LavaTalk: September 3, 2014 update on Kilauea’s lava flow

Photos courtesy of USGS/HVO taken September 3, 2014

This image is from a research camera positioned northeast of Puʻu ʻŌʻō, near the east margin of the Puʻu ʻŌʻō lava flow field, monitoring the June 27th lava flow.  The camera looks northeast, down the East Rift Zone. The cone near the right side of the image is Heiheiahulu. Image taken at 2:39 p.m. September 3, 2014. Photo courtesy of USGS/HVO

This image is from a research camera positioned northeast of Puʻu ʻŌʻō, near the east margin of the Puʻu ʻŌʻō lava flow field, monitoring the June 27th lava flow. The camera looks northeast, down the East Rift Zone. The cone near the right side of the image is Heiheiahulu. Image taken at 2:39 p.m. September 3, 2014. Photo courtesy of USGS/HVO

Hawaii County Civil Defense Lava Flow Update for September 3, 2014

This morning’s helicopter over flight and assessment shows the lava has exited the crack system and a surface flow has resumed. The surface flow is moving very slowly and does not pose an immediate threat to area residents. The surface flow is located approximately .9 miles southwest or upslope of the Wao Kele Puna Forest Reserve boundary and moving in a east/northeast direction.

Presently, the current activities and flow does not present with an immediate or imminent threat to area communities. Eruption activity will continue to be monitored and additional updates will be provided.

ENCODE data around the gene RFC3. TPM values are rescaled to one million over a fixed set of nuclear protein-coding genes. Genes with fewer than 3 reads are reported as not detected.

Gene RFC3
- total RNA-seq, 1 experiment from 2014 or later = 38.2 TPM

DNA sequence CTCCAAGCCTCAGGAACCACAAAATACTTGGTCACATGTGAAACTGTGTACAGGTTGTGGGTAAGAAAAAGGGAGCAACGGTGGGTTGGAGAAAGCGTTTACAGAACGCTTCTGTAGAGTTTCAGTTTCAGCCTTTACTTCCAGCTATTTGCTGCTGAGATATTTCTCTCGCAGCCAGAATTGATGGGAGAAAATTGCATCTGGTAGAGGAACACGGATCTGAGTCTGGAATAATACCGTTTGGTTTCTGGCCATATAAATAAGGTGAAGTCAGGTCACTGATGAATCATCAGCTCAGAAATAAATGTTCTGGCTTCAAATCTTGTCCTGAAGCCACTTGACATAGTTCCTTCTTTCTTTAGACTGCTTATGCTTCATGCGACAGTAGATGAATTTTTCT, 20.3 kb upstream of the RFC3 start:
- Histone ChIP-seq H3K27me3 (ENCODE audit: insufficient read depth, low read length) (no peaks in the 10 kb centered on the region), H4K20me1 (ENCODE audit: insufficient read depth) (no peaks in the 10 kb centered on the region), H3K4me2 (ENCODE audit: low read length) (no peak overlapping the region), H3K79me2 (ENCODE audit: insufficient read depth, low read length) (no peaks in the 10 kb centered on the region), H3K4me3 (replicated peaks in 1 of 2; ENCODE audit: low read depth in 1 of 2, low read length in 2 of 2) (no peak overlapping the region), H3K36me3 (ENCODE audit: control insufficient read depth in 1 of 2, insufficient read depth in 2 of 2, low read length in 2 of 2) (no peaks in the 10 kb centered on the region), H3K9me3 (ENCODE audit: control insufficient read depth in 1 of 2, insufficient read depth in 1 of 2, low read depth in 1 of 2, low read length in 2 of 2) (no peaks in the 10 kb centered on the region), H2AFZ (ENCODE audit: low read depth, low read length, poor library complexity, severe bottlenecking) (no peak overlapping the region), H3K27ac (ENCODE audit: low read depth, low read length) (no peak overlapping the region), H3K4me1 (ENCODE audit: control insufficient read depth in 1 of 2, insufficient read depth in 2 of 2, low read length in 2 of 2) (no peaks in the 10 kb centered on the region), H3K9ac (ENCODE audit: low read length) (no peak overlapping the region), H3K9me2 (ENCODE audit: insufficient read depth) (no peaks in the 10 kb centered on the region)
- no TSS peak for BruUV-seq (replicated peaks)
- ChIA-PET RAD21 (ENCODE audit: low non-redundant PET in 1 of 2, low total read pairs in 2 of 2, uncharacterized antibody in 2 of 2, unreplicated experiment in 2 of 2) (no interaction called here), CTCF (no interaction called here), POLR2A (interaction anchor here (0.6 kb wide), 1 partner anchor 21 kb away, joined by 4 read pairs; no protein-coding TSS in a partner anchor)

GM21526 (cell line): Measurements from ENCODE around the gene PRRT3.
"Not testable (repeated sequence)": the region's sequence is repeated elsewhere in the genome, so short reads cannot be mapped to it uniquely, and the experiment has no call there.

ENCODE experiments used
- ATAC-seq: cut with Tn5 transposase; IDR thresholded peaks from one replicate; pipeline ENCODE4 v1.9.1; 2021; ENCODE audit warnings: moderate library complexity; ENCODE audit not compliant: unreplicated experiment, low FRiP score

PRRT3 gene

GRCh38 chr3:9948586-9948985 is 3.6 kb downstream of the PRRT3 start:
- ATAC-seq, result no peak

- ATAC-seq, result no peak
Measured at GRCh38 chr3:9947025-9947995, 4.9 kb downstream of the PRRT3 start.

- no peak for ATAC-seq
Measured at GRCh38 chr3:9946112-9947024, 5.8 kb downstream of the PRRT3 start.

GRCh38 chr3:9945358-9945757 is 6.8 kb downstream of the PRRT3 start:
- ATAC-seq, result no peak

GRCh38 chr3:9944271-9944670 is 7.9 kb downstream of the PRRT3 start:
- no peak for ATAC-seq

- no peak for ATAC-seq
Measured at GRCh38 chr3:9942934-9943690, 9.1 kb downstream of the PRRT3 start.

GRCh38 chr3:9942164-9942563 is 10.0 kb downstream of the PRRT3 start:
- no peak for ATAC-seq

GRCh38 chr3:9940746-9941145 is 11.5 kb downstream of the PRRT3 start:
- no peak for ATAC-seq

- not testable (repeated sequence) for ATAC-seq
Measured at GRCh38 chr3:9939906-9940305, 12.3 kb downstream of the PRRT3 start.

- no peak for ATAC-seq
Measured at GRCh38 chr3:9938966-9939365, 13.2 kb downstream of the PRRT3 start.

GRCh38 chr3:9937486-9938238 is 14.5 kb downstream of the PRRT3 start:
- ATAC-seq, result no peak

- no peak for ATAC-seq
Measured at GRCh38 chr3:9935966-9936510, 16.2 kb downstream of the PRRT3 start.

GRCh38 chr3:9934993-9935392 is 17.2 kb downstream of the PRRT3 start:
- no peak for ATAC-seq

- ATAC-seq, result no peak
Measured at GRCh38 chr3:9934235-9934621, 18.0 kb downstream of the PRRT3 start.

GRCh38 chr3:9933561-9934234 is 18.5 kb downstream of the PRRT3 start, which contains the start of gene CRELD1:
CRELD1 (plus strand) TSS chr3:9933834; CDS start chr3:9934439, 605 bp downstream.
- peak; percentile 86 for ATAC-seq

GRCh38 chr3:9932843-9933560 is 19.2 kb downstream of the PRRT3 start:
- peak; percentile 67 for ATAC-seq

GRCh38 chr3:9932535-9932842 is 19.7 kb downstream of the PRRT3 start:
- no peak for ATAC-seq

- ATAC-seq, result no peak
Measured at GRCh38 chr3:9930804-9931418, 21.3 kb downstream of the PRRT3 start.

Although the current flow activity does not pose an immediate threat to area communities, residents are encouraged to continue to review their emergency plans in the event conditions change and should an evacuation be necessary.

The public is reminded that the flow cannot be accessed and is not visible from any public areas. Please do not attempt to access the area as there are many cracks and dense vegetation. In addition please refrain from attempting to do so through the Kaohe Homesteads subdivision and respect the privacy of area residents. Enforcement officers of the State Department of Land and Natural Resources will be conducting patrols and reminding persons in the area of the restricted access.

Hawaiian Volcano Observatory Update for Wednesday, September 3, 2014

June 27th Lava Flow Observations: The June 27th lava flow remains active. A Civil Defense overflight this morning observed lava issuing onto the surface from the steaming ground crack, and moving slowly through thick forest. They reported that the most distant active lava was approximately 13.2 km (8.2 miles) from the vent and 1.3 km (0.8 miles) from the eastern boundary of the Wao Kele o Puna Forest Reserve. The farthest steaming ground crack was 1.1 km (0.7 miles) from the boundary. An HVO overflight is scheduled for this afternoon and an updated map will be posted later today.

Small breakouts also remain active closer to PuÊ»u ʻŌʻō, roughly midway along the length of the June 27th flow. None of these breakouts were very vigorous when observed on Monday’s overflight, and there was no significant change overnight based on webcam views. Some of these breakouts are also creeping into the forest and producing smoke plumes.

Lava Flow Update Community Meetings

Hawai’i County Civil Defense and the Hawaiian Volcano Observatory will host additional community meetings to update residents on the lava flow in the Wao Kele O Puna area.